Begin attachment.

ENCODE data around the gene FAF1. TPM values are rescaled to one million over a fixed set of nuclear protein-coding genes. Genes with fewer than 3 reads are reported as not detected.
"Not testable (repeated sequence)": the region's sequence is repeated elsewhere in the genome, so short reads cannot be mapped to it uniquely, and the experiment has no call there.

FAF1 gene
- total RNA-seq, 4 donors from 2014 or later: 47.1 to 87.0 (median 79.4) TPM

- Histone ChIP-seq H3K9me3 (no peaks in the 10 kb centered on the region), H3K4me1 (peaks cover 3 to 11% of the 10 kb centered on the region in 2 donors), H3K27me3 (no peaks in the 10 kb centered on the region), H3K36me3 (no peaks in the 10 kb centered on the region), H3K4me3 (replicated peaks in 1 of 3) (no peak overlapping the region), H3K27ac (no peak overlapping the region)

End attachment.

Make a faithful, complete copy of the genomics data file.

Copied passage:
ENCODE data around the gene FAF1. TPM values are rescaled to one million over a fixed set of nuclear protein-coding genes. Genes with fewer than 3 reads are reported as not detected.
"Not testable (repeated sequence)": the region's sequence is repeated elsewhere in the genome, so short reads cannot be mapped to it uniquely, and the experiment has no call there.

FAF1 gene
- total RNA-seq, 4 donors from 2014 or later: 47.1 to 87.0 (median 79.4) TPM

- Histone ChIP-seq H3K9me3 (no peaks in the 10 kb centered on the region), H3K4me1 (peaks cover 3 to 11% of the 10 kb centered on the region in 2 donors), H3K27me3 (no peaks in the 10 kb centered on the region), H3K36me3 (no peaks in the 10 kb centered on the region), H3K4me3 (replicated peaks in 1 of 3) (no peak overlapping the region), H3K27ac (no peak overlapping the region)